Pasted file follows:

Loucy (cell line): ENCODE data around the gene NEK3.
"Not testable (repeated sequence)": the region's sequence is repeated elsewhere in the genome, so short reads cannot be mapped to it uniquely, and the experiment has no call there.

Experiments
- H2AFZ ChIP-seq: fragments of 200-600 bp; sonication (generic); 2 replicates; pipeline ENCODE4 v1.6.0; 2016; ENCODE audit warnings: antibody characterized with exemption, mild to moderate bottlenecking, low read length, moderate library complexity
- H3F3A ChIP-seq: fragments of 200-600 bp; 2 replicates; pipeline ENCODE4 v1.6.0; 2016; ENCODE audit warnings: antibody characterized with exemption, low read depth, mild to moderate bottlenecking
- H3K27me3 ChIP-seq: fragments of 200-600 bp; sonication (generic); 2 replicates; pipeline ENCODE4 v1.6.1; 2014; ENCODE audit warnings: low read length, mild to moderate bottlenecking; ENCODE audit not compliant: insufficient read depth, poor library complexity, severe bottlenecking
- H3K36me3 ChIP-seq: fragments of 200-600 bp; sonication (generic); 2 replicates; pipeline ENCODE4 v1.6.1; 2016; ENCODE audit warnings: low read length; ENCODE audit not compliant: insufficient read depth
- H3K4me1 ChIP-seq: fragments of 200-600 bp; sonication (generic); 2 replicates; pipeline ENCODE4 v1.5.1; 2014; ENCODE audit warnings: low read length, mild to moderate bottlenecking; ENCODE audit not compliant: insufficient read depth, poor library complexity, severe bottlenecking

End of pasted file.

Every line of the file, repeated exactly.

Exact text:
Loucy (cell line): ENCODE data around the gene NEK3.
"Not testable (repeated sequence)": the region's sequence is repeated elsewhere in the genome, so short reads cannot be mapped to it uniquely, and the experiment has no call there.

Experiments
- H2AFZ ChIP-seq: fragments of 200-600 bp; sonication (generic); 2 replicates; pipeline ENCODE4 v1.6.0; 2016; ENCODE audit warnings: antibody characterized with exemption, mild to moderate bottlenecking, low read length, moderate library complexity
- H3F3A ChIP-seq: fragments of 200-600 bp; 2 replicates; pipeline ENCODE4 v1.6.0; 2016; ENCODE audit warnings: antibody characterized with exemption, low read depth, mild to moderate bottlenecking
- H3K27me3 ChIP-seq: fragments of 200-600 bp; sonication (generic); 2 replicates; pipeline ENCODE4 v1.6.1; 2014; ENCODE audit warnings: low read length, mild to moderate bottlenecking; ENCODE audit not compliant: insufficient read depth, poor library complexity, severe bottlenecking
- H3K36me3 ChIP-seq: fragments of 200-600 bp; sonication (generic); 2 replicates; pipeline ENCODE4 v1.6.1; 2016; ENCODE audit warnings: low read length; ENCODE audit not compliant: insufficient read depth
- H3K4me1 ChIP-seq: fragments of 200-600 bp; sonication (generic); 2 replicates; pipeline ENCODE4 v1.5.1; 2014; ENCODE audit warnings: low read length, mild to moderate bottlenecking; ENCODE audit not compliant: insufficient read depth, poor library complexity, severe bottlenecking